- By Joshua Keating
Joshua Keating is associate editor at Foreign Policy and the editor of the Passport blog. He has worked as a researcher, editorial assistant, and deputy Web editor since joining the FP staff in 2007. In addition to being featured in Foreign Policy, his writing has been published by the Washington Post, Newsweek International, Radio Prague, the Center for Defense Information, and Romania's Adevarul newspaper. He has appeared as a commentator on CNN International, C-Span, ABC News, Al Jazeera, NPR, BBC radio, and others. A native of Brooklyn, New York, he studied comparative politics at Oberlin College.
A front-page story in Pakistan’s The News today reports that new WikiLeaks cables have confirmed what reads like a laundry list of Pakistani suspicions and grievances against India:
A cable from US Embassy in Islamabad leaked by whistle-blower website WikiLeaks disclosed that there were enough evidences of Indian involvement in Waziristan and other tribal areas of Pakistan as well as Balochistan.[…]
An earlier cable ruled out any direct or indirect involvement of ISI in 26/11 under Pasha’s command while Mumbai’s dossier, based on prime accused Ajmal Kasab’s confessional statement was termed funny and "shockingly immature."
WikiLeaks revealed that a cable sent from a US mission in India termed former Indian Army chief General Deepak Kapoor as an incompetent combat leader and rather a geek.
His war doctrine, suggesting eliminating China and Pakistan in a simultaneous war front was termed as "much far from reality." Another cable indicates that General Kapoor was dubbed as a general who was least bothered about security challenges to the country but was more concerned about making personal assets and strengthening his own cult in the army. The cable also suggested that a tug-of-war between Kapoor and the current Indian Army chief had divided the Indian Army into two groups. […]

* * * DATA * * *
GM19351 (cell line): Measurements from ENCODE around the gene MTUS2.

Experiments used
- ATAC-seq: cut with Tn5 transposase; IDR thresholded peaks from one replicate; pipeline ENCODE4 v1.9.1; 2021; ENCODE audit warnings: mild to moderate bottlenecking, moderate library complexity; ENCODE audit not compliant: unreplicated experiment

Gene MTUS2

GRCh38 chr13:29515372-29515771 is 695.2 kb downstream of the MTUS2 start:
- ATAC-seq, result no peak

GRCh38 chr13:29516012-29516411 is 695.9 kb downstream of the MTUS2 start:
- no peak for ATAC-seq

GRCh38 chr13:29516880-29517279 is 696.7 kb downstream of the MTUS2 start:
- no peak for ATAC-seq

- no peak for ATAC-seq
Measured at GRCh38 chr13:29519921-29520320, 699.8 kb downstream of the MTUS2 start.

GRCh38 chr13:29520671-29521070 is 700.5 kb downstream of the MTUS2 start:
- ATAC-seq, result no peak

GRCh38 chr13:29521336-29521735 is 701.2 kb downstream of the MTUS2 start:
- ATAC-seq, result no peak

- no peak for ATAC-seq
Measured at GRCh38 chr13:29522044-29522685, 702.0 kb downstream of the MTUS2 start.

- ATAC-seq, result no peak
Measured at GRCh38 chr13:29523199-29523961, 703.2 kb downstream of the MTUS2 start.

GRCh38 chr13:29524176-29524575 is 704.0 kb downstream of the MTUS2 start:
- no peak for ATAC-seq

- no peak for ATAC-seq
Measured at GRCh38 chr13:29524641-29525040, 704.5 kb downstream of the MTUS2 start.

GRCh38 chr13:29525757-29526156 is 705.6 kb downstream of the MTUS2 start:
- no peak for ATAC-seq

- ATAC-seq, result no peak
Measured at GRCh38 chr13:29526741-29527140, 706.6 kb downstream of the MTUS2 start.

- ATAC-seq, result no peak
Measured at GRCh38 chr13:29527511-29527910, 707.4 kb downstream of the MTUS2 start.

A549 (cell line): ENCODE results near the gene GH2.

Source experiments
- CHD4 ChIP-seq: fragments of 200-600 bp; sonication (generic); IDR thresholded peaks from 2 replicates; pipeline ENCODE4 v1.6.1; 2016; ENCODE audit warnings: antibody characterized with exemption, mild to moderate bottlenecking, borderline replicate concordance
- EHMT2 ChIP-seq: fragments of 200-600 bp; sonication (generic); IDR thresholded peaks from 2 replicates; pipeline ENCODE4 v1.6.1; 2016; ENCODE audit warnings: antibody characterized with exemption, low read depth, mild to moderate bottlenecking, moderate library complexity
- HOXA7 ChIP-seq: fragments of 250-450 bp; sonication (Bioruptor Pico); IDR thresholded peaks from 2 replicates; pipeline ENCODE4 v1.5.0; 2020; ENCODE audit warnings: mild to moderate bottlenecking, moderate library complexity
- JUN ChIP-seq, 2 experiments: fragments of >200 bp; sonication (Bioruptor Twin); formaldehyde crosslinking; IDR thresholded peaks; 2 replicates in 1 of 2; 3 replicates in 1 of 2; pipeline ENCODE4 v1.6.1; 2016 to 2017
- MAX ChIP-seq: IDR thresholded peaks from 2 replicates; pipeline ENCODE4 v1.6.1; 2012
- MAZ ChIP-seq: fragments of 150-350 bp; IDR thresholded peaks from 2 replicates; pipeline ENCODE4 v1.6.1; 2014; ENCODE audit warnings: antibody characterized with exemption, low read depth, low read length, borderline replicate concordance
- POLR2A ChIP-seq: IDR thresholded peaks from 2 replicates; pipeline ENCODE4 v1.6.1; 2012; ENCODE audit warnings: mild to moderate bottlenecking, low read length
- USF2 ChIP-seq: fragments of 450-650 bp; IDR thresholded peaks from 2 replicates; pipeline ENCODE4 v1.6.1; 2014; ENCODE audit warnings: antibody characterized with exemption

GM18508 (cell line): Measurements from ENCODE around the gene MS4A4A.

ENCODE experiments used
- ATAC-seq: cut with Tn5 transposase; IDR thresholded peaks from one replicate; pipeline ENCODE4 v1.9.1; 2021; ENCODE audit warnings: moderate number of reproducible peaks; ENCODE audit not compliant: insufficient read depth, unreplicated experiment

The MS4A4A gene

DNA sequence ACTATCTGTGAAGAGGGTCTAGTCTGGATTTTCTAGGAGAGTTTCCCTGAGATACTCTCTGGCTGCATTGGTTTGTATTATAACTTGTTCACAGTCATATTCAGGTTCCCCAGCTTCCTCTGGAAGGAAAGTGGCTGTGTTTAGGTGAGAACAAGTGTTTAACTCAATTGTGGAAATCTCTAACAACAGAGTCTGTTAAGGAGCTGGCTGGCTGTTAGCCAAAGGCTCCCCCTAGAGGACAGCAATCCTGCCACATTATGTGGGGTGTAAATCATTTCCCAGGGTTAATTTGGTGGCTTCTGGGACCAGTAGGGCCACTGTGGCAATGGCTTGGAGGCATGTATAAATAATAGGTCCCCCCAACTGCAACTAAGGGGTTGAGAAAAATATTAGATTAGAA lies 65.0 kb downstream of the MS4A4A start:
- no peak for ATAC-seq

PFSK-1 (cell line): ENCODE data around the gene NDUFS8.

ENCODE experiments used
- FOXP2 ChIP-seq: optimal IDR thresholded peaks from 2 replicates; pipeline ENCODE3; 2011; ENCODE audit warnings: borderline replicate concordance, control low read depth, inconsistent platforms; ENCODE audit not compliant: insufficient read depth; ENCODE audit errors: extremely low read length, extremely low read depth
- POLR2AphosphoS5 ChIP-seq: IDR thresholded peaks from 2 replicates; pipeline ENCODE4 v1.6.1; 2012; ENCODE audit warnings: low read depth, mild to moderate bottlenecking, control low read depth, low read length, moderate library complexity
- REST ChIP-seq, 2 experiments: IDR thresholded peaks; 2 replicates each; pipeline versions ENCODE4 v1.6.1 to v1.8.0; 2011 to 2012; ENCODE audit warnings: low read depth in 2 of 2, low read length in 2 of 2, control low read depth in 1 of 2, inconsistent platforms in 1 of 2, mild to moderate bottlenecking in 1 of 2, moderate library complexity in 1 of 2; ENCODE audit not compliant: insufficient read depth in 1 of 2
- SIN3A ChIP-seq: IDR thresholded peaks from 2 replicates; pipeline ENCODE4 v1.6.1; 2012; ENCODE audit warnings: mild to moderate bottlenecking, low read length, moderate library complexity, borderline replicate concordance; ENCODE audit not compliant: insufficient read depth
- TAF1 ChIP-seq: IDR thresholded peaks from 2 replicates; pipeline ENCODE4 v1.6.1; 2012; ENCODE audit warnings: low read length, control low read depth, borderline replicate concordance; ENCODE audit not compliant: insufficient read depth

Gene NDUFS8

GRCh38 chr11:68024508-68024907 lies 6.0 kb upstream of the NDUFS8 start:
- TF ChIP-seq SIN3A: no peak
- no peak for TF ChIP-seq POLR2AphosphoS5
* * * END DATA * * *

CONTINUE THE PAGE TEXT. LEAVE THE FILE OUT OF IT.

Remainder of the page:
An earlier cable described Indian Army involved in gross human rights violations in Indian-held Kashmir while some Lt Gen HS Panag, the then GOC-in-Chief of the Northern Command of the Indian Army, was equated with General Milosevic of Bosnia with regard to butchering Muslims through war crimes.
The only problem is that none of these cables appear to be real. The Guardian, which has full access to the unreleased WikiLeaks cables, can’t find any of them. The story, which ran in four Pakistani newspapers, isn’t bylined and was credited only to Online Agency, an Islamabad-based pro-army news service.
It’s actually surprising this hasn’t happened yet. The vast majority of the cables are still unreleased, but the newspapers which have access to them have often reported on some of the more salacious details before the original cables are actually available. (Take for instance, the famous "Batman and Robin" description of Putin and Medvedev, which appeared in newspapers days before the actual cable was available).
So, it’s pretty easy to just make up cables to serve your political agenda. If the Pakistani forgers had been more sophisticated they would have invented quotes or even mocked up fake cables rather than just paraphrasing. This, in my opinion, is an argument for just releasing the full archive now rather than trickling them out at the newspapers’ pace. It will be a lot easier to fact check false claims if we no longer have to rely on the Guardian as WikiLeaks’ gatekeeper.
On another note, while the Pakistani revelations seem cartoonish, it wouldn’t be surprising if some damaging cables from New Delhi are coming soon. In working to improve the political and economic relationship with India, both the Bush and Obama administrations have papered over a number of unpleasant facts, from India’s tacit support to the Burmese military junta to still rampant governmental corruption. I’m guessing the embassy staff in New Delhi has probably been a lot blunter.
The WikiLeaks revelations about Pakistan mostly just confirmed how both governments not-so-privately already feel about each other. In the case of U.S.-India relations, there’s a lot more to lose.